By Jesus Figueora
A nostalgic look back at the inspiration of artist Roberto Chavez had on the art community also took panelists back 40 years to their time at East Los Angeles College last Saturday at the Vincent Price Art Museum.
Co-curator Sybil Venegas led an informative discussion at the VPAM with a panel of East Los Angeles artists including: Ofelia Esparza, Margaret Garcia, Will Herrón III and John Valadez.
Each of the artists talked about their experience with Chavez as a professor and as a mentor, while showing their artwork that best represented the lessons that Chavez taught them.
Chavez was at ELAC during a critical time in the Latino, Chicano, movement and was able to capture the attention of the youth at ELAC.
“I was here on (ELAC’s) campus after the summer his (Chavez’s) mural was whitewashed. It was shocking to myself and my colleagues, of course most of all Roberto (Chavez). I never forgot that,” Venegas said.
“Quite frankly, I think the whitewashing of his mural devastated him to the point where he quit his job and he moved out of the Los Angeles area. I know that during his time up in Northern California he continued to paint, but it was difficult for him,” she said.
The artists in the panel talked about how Chavez disappeared once he left LA for Northern California.
When Chavez left ELAC it shocked those who were close to him.
Venegas said that Chavez did continue doing his art while he lived in Northern California in the 1980s, but the art movement was changing and artist were only known if they had their art on display on the Internet.
For a long time, Chavez was not heard from and faded away from public view because the Internet made it so difficult,if artists wanted to be known, their work had to be on display the Internet. Chavez was not on the Internet.
Venegas talked about Chavez when she was invited to be part of The Getty Foundation’s “Pacific Standard Time: LA/LA” and realized that not many people knew of Chavez.
In 2008, Venegas looked up a retrospective of Chavez’s work and pitched it to VPAM director Karen Rapp.
After approval, it took Venegas, Bill Moreno and the VPAM staff four years to build up the exhibit.
“Just recently, his painting called ‘El Tamalito del Hoyo,’ is now the cover of the Smithsonian’s Latino art in the Americas,” Venegas said.
“All of these artists are stellar artists. All of these artists are East LA artists. All of these artists studied and work with Roberto (Chavez) during at a very important time in art history in the city of LA,” Venegas said.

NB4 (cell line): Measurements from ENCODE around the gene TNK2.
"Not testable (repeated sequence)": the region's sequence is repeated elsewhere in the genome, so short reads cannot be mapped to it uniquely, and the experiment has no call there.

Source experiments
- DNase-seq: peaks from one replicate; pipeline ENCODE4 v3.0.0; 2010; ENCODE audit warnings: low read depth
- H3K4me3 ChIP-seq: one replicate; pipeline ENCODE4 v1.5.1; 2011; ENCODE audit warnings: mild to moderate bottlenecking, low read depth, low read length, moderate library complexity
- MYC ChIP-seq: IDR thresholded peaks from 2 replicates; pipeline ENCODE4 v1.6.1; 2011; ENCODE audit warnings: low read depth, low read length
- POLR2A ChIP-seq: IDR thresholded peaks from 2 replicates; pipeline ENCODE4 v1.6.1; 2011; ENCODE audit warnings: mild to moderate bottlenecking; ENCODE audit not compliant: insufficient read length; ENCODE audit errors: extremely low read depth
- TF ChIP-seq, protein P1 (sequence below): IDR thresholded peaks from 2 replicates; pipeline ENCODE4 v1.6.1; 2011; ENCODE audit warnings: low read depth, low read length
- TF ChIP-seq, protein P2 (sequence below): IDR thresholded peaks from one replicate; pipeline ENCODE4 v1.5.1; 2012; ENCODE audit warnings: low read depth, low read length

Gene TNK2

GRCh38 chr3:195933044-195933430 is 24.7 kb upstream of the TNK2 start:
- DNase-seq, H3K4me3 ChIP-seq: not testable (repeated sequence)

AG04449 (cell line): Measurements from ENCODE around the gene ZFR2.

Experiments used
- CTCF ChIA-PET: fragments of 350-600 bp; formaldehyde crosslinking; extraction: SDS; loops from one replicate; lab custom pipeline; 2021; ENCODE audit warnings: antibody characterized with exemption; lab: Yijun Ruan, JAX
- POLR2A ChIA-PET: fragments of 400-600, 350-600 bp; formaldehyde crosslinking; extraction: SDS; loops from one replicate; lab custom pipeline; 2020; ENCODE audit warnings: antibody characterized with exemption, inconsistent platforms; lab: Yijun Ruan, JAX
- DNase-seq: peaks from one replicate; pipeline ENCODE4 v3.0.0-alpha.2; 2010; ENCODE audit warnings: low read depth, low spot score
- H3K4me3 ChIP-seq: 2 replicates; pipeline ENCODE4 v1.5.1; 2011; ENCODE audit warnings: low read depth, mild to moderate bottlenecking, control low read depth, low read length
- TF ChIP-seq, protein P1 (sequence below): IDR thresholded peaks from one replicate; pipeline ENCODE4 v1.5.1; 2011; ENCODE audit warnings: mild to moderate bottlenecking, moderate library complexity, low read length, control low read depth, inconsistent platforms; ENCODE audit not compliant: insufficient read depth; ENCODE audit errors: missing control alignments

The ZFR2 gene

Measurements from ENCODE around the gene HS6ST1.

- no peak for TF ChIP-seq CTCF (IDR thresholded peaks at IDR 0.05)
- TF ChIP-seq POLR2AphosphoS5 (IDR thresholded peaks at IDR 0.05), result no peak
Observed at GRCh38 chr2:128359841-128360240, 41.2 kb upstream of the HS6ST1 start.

At the start of the opening reception artist walkthrough Chavez explained his passion for art.
“This (paint brush) is my weapon of choice,” Chavez said.
Through out the discussion all the artists explained how they too used art to convey their messages.
Garcia then talked about how she couldn’t remember ever having a Latino teacher when she attended school. But after she came across Chavez, things changed.
“Then, all of a sudden, Roberto Chavez shows up. He is tall, dark and handsome, intelligent and talented, charismatic and we’re all star struck,” Garcia said.
He’s like the rockstar. Everyone was stunned. They were stunned. They looked at the work and it didn’t look like what we had been fed,” she said.
Garcia had been astonished by Chavez in many ways. His dedication to his students and to teaching art helped Garcia explore her own passions in art.
Garcia wasn’t enrolled in ELAC, she just lived across the street, but was fascinated with the thought of attending college.
“He (Chavez) gave me the foundation to drawing in that time and they are the same lessons I teach when I teach now,” Garcia said.
Herrón, just like Garcia, had the same type of experience with Chavez as a professor.
Through several assignments, Herrón gained the confidence in his art and style that helped him get out in the real world and become an artist.
“What he did often, I didn’t really understand it at the time. He always took my drawings, he would always take my assignment and he would put it off to one side,” Herrón said.
“Then, he would have other students put theirs next to mine and talk about why mine was better. Why would he do that? Everybody hated me anyway. They really had a reason to hate me even more. I do recall that vividly. It was just so much encouragement,” Herrón said.
Each artist talked about how Chavez would be supportive and encouraging of their work while teaching the basics of drawing.
The drawing style and manner of each artist became more and more relaxed.
The artists were able to develop and take the skills and mindset learned at ELAC to the real world, outside of ELAC. They were also able to empower themselves to speak their mind, portray their message and do so with pride and confidence.
“You always loved going to his (Chavez) class. He was very supportive,” Valadez said.
Co-curator Bill Moreno was in the audience for the event but was not part of the artist discussion panel.
“Roberto Chavez and the False University: A Retrospective” is on display now through Dec. 6.